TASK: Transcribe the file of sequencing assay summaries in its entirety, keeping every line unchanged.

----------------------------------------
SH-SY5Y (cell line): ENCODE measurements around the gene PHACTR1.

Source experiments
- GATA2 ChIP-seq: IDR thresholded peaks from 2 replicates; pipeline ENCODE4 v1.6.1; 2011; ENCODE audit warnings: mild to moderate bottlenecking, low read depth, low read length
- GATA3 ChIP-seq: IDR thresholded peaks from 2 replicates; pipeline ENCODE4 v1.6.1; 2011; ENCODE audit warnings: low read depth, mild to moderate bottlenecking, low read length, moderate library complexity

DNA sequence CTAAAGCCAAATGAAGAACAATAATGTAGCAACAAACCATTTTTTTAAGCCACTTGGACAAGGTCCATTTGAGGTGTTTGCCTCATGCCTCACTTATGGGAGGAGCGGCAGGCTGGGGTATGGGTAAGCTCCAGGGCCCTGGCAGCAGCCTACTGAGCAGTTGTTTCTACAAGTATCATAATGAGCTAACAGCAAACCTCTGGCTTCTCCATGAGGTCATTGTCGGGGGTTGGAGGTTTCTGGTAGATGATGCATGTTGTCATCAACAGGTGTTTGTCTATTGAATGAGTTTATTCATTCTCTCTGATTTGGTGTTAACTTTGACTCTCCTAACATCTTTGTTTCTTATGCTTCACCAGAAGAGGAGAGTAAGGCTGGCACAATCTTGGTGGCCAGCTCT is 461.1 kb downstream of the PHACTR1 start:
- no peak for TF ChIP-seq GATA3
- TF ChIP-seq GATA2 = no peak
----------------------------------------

SH-SY5Y (cell line): ENCODE measurements around the gene PHACTR1.

Source experiments
- GATA2 ChIP-seq: IDR thresholded peaks from 2 replicates; pipeline ENCODE4 v1.6.1; 2011; ENCODE audit warnings: mild to moderate bottlenecking, low read depth, low read length
- GATA3 ChIP-seq: IDR thresholded peaks from 2 replicates; pipeline ENCODE4 v1.6.1; 2011; ENCODE audit warnings: low read depth, mild to moderate bottlenecking, low read length, moderate library complexity

DNA sequence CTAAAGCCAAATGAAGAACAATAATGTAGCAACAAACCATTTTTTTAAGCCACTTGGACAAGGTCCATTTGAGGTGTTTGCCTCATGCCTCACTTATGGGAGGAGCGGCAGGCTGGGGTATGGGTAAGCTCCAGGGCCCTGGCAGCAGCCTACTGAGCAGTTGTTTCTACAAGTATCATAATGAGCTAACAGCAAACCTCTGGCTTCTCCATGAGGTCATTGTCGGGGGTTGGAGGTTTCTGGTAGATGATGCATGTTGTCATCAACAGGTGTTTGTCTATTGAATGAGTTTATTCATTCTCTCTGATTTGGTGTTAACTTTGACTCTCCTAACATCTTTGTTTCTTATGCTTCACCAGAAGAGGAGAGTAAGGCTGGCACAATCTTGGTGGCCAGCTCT is 461.1 kb downstream of the PHACTR1 start:
- no peak for TF ChIP-seq GATA3
- TF ChIP-seq GATA2 = no peak